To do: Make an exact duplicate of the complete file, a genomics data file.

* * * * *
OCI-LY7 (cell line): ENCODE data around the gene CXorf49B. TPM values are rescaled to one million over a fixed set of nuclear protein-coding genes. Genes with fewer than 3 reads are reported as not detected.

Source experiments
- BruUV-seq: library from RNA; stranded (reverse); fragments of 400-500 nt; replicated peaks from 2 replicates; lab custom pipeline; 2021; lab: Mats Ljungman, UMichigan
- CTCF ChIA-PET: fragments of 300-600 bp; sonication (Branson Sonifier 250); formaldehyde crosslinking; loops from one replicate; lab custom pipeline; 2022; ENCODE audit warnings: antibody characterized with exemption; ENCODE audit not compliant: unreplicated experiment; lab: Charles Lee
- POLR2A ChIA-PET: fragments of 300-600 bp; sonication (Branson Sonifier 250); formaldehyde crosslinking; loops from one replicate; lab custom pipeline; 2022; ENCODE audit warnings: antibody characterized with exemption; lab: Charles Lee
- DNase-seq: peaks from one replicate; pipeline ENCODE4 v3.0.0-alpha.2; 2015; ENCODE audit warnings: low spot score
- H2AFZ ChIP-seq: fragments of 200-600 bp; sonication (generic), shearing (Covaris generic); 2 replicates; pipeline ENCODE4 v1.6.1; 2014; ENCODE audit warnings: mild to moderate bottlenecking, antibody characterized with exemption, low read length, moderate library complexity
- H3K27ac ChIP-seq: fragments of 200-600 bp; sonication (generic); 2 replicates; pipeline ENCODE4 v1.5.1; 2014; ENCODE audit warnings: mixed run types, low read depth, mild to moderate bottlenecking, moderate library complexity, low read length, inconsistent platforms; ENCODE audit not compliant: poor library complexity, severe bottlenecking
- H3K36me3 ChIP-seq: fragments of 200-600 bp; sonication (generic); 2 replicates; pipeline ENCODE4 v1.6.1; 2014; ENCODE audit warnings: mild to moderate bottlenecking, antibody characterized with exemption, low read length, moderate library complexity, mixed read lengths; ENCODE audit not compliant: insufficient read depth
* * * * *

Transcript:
OCI-LY7 (cell line): ENCODE data around the gene CXorf49B. TPM values are rescaled to one million over a fixed set of nuclear protein-coding genes. Genes with fewer than 3 reads are reported as not detected.

Source experiments
- BruUV-seq: library from RNA; stranded (reverse); fragments of 400-500 nt; replicated peaks from 2 replicates; lab custom pipeline; 2021; lab: Mats Ljungman, UMichigan
- CTCF ChIA-PET: fragments of 300-600 bp; sonication (Branson Sonifier 250); formaldehyde crosslinking; loops from one replicate; lab custom pipeline; 2022; ENCODE audit warnings: antibody characterized with exemption; ENCODE audit not compliant: unreplicated experiment; lab: Charles Lee
- POLR2A ChIA-PET: fragments of 300-600 bp; sonication (Branson Sonifier 250); formaldehyde crosslinking; loops from one replicate; lab custom pipeline; 2022; ENCODE audit warnings: antibody characterized with exemption; lab: Charles Lee
- DNase-seq: peaks from one replicate; pipeline ENCODE4 v3.0.0-alpha.2; 2015; ENCODE audit warnings: low spot score
- H2AFZ ChIP-seq: fragments of 200-600 bp; sonication (generic), shearing (Covaris generic); 2 replicates; pipeline ENCODE4 v1.6.1; 2014; ENCODE audit warnings: mild to moderate bottlenecking, antibody characterized with exemption, low read length, moderate library complexity
- H3K27ac ChIP-seq: fragments of 200-600 bp; sonication (generic); 2 replicates; pipeline ENCODE4 v1.5.1; 2014; ENCODE audit warnings: mixed run types, low read depth, mild to moderate bottlenecking, moderate library complexity, low read length, inconsistent platforms; ENCODE audit not compliant: poor library complexity, severe bottlenecking
- H3K36me3 ChIP-seq: fragments of 200-600 bp; sonication (generic); 2 replicates; pipeline ENCODE4 v1.6.1; 2014; ENCODE audit warnings: mild to moderate bottlenecking, antibody characterized with exemption, low read length, moderate library complexity, mixed read lengths; ENCODE audit not compliant: insufficient read depth